German court ruled that e-books need to be distinguished from software - no exhaustion

According to the German Regional Court of Bielefeld, the Court of Justice of the European Union's (CJEU's) UsedSoft v Oracle decision in Case C-128/11 is not applicable to the resale of other digital content such as downloadable e-books and audiobooks. The German court held that, because of the nature of the EU Software Directive 2009/24/EC as lex specialis to the EU Information Society Directive 2001/29/EC, the reasoning in UsedSoft could not be applied to other subject-matter. In this vein, the Landgericht Bielefeld concluded that the Information Society Directive does not permit application of the principle of exhaustion to works in non-analogue form.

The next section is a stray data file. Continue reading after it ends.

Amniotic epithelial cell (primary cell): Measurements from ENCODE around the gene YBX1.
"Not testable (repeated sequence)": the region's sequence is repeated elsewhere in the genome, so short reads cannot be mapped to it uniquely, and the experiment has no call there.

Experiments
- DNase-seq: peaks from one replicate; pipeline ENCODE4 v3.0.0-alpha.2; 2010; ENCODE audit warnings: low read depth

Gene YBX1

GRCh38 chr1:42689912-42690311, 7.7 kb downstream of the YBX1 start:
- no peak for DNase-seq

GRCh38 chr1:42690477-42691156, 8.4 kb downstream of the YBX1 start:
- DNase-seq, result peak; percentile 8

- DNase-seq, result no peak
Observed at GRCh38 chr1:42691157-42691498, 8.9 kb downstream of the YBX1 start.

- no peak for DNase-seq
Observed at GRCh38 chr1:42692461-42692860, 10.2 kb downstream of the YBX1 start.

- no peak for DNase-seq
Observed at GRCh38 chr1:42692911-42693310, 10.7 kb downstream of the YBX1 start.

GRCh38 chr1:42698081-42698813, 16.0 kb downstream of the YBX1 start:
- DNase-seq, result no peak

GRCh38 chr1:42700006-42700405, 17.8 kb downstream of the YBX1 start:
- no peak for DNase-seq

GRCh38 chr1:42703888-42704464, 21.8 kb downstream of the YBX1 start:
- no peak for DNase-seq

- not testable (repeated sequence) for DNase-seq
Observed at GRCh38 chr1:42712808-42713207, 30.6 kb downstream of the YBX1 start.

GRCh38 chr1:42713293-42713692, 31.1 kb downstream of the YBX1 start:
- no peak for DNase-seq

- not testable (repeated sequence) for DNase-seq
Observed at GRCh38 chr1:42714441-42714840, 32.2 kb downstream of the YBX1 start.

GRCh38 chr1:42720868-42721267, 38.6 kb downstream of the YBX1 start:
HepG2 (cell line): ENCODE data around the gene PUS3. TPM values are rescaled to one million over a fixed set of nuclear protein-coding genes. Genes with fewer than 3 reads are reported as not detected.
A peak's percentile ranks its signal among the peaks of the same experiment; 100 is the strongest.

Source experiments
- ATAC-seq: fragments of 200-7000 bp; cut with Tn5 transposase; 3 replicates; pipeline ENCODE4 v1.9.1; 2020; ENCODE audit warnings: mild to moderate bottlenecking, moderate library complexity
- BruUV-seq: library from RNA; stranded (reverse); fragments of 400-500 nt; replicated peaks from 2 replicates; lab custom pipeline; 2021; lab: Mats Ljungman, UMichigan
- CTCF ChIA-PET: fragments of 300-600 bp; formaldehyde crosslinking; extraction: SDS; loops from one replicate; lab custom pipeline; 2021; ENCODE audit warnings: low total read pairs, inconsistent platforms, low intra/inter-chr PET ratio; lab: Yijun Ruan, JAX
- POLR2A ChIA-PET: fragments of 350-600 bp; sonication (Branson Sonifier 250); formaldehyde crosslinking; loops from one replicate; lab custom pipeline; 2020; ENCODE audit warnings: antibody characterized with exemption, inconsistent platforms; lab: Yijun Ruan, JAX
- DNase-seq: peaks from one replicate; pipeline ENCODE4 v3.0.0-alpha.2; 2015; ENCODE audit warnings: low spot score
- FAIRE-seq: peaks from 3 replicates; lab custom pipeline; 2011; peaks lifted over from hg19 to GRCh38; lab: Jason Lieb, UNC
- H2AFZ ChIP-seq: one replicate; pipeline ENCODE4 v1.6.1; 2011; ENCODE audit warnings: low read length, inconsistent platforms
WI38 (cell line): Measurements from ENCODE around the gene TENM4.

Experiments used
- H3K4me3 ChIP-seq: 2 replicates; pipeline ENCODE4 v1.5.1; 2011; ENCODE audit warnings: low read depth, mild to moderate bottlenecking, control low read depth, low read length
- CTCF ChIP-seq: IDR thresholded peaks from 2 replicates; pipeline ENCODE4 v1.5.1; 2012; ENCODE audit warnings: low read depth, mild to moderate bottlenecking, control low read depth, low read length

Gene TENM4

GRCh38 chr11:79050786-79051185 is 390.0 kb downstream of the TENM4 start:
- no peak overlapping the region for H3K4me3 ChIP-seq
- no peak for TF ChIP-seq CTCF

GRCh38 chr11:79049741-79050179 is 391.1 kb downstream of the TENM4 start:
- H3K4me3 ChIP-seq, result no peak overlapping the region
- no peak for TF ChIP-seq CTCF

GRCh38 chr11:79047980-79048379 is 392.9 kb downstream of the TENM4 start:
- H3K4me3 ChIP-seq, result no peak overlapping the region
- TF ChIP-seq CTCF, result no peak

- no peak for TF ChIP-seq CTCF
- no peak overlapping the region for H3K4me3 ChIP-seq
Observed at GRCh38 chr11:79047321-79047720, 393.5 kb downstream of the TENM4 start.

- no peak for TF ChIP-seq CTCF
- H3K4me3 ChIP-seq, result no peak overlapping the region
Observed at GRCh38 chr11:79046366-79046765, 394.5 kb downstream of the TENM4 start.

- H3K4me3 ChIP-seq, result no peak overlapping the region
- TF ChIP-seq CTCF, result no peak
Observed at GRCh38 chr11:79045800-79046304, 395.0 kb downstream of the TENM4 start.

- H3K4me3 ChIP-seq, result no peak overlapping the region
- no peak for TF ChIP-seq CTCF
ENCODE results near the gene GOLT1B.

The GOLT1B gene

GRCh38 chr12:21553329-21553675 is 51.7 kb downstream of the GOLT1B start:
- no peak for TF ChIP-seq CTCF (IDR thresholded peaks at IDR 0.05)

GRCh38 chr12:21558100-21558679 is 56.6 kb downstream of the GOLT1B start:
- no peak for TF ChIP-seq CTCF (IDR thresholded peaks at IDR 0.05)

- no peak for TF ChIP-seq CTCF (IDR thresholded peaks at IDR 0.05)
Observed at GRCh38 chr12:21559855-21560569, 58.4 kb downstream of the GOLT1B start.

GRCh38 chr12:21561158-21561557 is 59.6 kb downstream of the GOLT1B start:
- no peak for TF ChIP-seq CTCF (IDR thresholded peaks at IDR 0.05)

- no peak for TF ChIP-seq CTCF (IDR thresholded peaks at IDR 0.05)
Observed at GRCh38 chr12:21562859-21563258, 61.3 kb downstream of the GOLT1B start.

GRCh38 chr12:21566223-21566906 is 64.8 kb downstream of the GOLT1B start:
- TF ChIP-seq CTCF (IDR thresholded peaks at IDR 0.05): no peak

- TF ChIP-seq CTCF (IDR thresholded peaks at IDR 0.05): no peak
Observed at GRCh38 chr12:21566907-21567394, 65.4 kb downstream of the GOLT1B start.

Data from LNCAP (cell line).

In the recent Capital Records v ReDigi ruling on digital music, the U.S. District Court for the Southern District of New York ruled that ReDigi was not protected by the U.S. "first sale" doctrine, which allows consumers to buy and sell copyrighted works after the creators first put them into the marketplace. It distinguished the case from the earlier U.S. Supreme Court decision in Kirtsaeng v John Wiley & Sons ( that decided that U.S. rightholders cannot prevent products they purchase elsewhere from being resold in the U.S.

A copy of the German decision (Case No 4 O 191/11, Landgericht (German Regional Court) Bielefeld, 5 March 2013), in German, is here: (attached)